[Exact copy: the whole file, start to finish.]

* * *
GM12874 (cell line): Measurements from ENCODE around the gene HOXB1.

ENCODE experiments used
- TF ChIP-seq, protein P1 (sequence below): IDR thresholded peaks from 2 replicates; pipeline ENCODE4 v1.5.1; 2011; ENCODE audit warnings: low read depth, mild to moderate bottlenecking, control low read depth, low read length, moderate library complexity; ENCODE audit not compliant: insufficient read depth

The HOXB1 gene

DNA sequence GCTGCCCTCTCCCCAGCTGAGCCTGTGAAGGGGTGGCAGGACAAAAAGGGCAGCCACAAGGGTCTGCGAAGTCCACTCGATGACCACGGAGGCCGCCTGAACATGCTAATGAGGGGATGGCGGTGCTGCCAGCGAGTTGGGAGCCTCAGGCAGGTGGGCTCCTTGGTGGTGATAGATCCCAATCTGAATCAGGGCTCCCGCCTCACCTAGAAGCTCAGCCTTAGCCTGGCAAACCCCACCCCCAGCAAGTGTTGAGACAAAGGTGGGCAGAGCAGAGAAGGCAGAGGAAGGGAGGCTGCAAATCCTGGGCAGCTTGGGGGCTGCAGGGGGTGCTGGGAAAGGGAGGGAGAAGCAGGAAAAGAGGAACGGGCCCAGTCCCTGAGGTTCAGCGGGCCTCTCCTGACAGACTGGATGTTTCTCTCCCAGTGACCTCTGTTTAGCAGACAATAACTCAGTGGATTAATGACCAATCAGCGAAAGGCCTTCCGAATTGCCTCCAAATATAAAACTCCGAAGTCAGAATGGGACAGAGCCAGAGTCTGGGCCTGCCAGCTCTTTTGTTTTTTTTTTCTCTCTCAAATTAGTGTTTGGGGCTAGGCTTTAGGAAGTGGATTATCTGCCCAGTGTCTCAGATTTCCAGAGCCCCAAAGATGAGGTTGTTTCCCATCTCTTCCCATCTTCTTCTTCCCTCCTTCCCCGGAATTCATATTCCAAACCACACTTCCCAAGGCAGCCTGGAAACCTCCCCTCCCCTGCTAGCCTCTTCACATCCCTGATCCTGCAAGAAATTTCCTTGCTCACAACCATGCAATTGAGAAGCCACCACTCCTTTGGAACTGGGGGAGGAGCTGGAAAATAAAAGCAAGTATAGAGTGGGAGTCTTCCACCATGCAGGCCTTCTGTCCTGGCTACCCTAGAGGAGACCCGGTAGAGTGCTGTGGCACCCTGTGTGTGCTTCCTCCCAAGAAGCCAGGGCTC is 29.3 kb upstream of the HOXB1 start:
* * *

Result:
GM12874 (cell line): Measurements from ENCODE around the gene HOXB1.

ENCODE experiments used
- TF ChIP-seq, protein P1 (sequence below): IDR thresholded peaks from 2 replicates; pipeline ENCODE4 v1.5.1; 2011; ENCODE audit warnings: low read depth, mild to moderate bottlenecking, control low read depth, low read length, moderate library complexity; ENCODE audit not compliant: insufficient read depth

The HOXB1 gene

DNA sequence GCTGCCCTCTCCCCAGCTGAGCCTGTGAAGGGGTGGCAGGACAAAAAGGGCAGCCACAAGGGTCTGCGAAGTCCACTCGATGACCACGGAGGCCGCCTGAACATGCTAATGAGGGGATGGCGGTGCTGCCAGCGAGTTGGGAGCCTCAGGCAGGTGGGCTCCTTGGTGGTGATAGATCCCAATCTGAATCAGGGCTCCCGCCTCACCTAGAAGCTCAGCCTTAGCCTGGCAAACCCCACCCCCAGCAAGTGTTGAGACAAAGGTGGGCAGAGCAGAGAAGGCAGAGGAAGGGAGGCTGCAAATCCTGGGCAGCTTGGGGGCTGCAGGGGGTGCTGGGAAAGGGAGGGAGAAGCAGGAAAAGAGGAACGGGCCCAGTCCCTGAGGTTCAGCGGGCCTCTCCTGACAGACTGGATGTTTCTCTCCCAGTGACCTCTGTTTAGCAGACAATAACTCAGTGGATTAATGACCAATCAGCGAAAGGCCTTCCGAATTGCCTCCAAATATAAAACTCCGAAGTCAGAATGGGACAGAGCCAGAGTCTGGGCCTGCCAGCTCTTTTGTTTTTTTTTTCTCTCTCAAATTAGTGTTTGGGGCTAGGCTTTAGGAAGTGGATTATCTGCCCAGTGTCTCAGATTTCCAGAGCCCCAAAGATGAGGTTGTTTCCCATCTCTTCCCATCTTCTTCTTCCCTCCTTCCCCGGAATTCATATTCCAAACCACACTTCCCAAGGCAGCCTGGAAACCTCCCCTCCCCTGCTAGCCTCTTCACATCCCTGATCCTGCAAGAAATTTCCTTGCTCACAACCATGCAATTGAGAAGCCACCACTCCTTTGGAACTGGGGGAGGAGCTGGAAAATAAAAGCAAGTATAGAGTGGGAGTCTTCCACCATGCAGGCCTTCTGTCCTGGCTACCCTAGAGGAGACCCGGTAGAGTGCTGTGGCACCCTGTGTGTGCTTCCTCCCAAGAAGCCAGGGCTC is 29.3 kb upstream of the HOXB1 start: